With covid-19 scares increasing throughout the country the arbitration proceedings which were already in proceed would have been affected as well severely. However much to the advantage of the parties and arbitrators, the order passed by the Supreme Court vide order dated 23rd March 2020 that extended the limitation period from 15th March 2020 has come into play. According to this order, the statutory time limit for filling, pleading and conduction of proceedings stands extended until further orders. This order being an all-encompassing order covers under its ambit both courts as well as tribunals. Arbitral tribunal being one such tribunal. Not only that Statutory time limit for litigation arising out of arbitration proceedings that is seeking the assistance of court for adducing evidence as mentioned under section 27 and appeals against enforcement of arbitral awards under section 34 also have also been extended via the order vide 23rd march 2020. The all-encompassing order for extension of limitation period by the Supreme Court has surely come to a great sigh of relief for the legal fraternity everywhere in the country.

However, despite the relief that this order provides, arbitration proceedings can still be continued in India even during this time of Covid-19. The arbitrations proceedings which are of urgent nature and delay in initiation of such arbitration proceedings may cause severe loss and injustice to the parties can be continued virtually even during this period of lockdown. The Act of 1996 is silent about virtual arbitration proceedings, Section 19 of the Act empowers the parties and the arbitrator to decide the rules of the procedure.[16] The parties in their discretion may very well decide to conduct arbitration proceeding virtually through video conferencing. The arbitral tribunal can even direct the parties to file their pleading via means of email and conduct proceeding through video conferencing.[17]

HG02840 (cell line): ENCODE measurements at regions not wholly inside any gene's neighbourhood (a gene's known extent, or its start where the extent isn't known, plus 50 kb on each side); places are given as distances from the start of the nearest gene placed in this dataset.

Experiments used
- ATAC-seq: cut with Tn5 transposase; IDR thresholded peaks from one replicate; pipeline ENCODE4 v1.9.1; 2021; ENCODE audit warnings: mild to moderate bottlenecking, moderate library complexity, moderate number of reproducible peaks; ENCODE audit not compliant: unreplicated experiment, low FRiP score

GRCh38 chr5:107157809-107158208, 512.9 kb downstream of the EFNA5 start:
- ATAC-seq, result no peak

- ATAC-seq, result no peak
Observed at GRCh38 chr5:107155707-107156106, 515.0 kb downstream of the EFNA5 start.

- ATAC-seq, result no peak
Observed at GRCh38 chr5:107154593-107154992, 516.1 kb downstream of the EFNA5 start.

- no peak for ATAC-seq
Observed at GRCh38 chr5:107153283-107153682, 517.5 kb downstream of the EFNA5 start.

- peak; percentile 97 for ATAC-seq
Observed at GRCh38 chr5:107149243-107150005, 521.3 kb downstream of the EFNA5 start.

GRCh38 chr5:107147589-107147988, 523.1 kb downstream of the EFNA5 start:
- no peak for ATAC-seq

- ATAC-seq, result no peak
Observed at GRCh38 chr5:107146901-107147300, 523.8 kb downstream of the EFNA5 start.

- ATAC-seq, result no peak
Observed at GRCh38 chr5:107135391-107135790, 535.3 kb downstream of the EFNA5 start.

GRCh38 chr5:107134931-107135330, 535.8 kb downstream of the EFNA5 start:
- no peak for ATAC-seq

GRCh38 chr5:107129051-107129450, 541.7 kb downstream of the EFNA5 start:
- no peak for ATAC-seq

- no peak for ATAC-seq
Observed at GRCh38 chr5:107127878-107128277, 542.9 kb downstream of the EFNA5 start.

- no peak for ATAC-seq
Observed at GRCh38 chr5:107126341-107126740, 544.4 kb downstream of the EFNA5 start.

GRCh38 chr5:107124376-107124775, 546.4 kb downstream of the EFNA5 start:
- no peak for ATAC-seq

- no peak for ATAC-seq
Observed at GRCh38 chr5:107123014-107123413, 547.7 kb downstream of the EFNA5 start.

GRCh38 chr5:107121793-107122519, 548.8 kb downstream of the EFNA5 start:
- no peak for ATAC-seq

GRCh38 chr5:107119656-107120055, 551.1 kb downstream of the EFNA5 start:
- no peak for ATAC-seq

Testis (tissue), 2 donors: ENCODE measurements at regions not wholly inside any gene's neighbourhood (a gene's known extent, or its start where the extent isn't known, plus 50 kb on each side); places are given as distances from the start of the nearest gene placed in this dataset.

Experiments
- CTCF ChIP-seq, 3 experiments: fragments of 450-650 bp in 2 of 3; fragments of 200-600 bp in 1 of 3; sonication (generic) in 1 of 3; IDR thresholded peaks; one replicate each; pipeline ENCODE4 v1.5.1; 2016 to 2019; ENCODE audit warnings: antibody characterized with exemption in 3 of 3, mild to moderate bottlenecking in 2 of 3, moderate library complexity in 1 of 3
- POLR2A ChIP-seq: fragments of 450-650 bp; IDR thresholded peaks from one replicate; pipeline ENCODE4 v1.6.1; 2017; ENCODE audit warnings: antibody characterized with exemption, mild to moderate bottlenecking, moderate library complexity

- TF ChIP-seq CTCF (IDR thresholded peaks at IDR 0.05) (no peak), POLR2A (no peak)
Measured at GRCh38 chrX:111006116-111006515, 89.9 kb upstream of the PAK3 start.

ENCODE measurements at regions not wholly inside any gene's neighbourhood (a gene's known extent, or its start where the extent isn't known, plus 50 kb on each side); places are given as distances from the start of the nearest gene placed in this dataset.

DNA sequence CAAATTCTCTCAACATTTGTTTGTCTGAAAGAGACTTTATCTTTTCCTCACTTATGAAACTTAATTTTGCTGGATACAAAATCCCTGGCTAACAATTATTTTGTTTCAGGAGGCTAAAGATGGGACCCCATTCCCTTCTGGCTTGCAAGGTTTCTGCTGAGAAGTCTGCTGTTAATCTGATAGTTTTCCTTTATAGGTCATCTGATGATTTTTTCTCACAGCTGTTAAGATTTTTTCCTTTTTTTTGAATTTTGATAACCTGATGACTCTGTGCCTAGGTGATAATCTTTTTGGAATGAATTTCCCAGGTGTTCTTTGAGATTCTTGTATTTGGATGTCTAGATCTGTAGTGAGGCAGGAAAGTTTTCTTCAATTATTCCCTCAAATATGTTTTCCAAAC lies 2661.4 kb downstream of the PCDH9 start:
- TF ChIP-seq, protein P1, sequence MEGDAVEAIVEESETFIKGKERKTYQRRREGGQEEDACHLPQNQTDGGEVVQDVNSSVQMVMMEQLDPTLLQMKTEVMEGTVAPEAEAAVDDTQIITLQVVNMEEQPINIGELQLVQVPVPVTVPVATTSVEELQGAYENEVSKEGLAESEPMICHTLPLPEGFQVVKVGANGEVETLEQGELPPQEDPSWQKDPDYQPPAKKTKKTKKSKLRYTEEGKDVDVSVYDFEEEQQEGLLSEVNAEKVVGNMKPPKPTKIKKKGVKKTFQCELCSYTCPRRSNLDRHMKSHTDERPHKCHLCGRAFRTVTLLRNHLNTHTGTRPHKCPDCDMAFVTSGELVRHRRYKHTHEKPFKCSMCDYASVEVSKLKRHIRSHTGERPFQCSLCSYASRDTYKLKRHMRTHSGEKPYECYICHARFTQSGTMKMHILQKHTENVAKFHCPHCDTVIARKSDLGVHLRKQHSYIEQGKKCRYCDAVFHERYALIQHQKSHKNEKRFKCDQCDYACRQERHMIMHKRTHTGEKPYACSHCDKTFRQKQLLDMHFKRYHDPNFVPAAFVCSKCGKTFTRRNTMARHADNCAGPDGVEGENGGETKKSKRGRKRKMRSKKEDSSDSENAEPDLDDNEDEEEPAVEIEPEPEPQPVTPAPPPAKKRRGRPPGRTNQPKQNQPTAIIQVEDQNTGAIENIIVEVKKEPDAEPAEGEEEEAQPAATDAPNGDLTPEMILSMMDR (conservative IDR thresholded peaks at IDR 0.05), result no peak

CHAPTER IV: INTERNATIONAL ARBITRATION PROCEEDING IN TIMES OF COVID-19

With this pandemic having destabilized the global commerce and company earning worldwide[18], the fulfilment of contractual obligation has become increasingly difficult. And so has their resolution. Arbitration has an inherent flexibility which makes it an attractive alternative dispute resolution system.[19]In In the wake of the pandemic, this flexibility has been suspended which has significantly affected the international arbitration proceedings. Arbitration is a go-to choice of dispute resolution in most high stakes commercial contracts,[20] this virus has caused severe disruptions in the carrying on arbitral proceedings globally. International Arbitration entails travel for both arbitrators, witnesses, and counsels.[21]Even before being declared a pandemic, the virus has affected arbitration in Asia as travel to and from China had been advised against by many countries.[22]

Most of the arbitration proceedings have been delayed and major protective steps have been taken by most of the international arbitration centers. The outbreak of the pandemic has not only lead to delay of many arbitration proceedings but has also lead to the cancellation of any such proceedings. The rate at which the current situation is proceeding, imposing further measures to mitigate the situation seems very likely. Economic measures are already being announced which are likely to have a significant impact on banks, such as mortgage suspensions.[23]

To tackle such a situation most of the international arbitration centers have taken ardent precautionary measures in such a situation, including encouraging protective health measures, in their offices, suggesting postponement of hearings and advising parties to refrain from attending hearings in person.[24] Some of the institutes of arbitration like Hong Kong International Arbitration Centre had issued advisory that people arriving from outside of mainland China and China would not enter their office for 14days after their arrival. Other international institutes like the International Chamber of Commerce, the London Court of Arbitration and others have taken a more pragmatic and flexible approach by allowing the parties and the arbitrators to decide upon and adopt a particular approach during this situation opting for a virtual model of arbitration through video conferencing.